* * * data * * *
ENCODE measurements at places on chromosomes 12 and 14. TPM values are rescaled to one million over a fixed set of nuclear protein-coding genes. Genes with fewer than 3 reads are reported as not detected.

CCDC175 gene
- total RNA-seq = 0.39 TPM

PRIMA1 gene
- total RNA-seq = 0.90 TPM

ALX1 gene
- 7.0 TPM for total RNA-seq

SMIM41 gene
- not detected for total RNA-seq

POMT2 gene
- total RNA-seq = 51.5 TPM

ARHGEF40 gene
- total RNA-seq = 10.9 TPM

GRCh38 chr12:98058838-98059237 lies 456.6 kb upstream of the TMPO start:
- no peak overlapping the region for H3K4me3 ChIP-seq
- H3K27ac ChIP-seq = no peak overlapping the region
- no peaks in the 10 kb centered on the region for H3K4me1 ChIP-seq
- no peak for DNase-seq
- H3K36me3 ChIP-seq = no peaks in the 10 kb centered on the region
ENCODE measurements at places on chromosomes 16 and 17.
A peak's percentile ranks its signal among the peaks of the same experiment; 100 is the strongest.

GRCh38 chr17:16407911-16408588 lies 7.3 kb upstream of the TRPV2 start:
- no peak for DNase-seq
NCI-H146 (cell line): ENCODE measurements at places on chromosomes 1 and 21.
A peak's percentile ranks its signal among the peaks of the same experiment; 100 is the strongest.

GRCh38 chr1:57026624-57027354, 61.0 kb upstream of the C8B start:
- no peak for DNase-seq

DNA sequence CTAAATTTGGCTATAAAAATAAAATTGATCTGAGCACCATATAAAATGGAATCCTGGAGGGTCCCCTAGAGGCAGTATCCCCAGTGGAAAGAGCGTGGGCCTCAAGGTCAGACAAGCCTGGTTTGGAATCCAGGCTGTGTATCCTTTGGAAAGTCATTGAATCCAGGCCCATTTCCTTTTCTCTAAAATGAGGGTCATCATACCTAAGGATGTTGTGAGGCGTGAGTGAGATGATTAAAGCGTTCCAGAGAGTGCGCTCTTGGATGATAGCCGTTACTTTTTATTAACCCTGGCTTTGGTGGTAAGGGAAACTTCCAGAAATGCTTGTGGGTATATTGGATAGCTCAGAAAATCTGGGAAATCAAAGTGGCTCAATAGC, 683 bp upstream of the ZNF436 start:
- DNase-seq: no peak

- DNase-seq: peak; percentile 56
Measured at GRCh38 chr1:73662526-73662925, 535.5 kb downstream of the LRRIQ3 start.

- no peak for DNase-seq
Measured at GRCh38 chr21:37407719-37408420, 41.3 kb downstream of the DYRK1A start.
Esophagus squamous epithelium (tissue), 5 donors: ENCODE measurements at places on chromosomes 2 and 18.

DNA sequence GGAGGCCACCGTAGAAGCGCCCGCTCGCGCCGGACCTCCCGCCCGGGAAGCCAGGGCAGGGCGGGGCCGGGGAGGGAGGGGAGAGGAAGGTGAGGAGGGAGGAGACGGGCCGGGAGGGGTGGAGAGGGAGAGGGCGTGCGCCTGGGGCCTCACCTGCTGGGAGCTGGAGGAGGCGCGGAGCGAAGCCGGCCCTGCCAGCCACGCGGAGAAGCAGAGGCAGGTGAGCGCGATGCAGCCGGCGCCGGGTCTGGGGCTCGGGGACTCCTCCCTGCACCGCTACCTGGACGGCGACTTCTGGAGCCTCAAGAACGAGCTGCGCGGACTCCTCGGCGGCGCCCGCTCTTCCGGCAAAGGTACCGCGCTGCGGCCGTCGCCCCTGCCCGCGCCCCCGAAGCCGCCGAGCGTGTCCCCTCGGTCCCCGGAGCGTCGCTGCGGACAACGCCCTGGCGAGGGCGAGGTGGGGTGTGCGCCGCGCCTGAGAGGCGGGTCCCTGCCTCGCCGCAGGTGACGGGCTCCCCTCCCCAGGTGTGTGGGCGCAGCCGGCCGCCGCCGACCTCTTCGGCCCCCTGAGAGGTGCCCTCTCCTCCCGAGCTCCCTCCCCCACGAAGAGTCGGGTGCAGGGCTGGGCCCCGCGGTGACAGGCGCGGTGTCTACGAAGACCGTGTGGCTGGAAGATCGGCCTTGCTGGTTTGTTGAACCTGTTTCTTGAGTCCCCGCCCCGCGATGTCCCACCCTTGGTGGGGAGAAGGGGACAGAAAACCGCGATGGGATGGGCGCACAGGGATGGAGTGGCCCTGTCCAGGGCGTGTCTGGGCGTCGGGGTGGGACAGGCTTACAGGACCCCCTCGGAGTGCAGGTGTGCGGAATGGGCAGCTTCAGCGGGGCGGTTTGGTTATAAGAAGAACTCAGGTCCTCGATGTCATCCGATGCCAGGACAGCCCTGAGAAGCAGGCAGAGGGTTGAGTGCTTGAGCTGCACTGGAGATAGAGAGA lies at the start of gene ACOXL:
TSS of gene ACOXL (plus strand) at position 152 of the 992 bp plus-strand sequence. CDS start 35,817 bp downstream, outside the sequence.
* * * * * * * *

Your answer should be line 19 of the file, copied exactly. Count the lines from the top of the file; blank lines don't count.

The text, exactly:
- H3K36me3 ChIP-seq = no peaks in the 10 kb centered on the region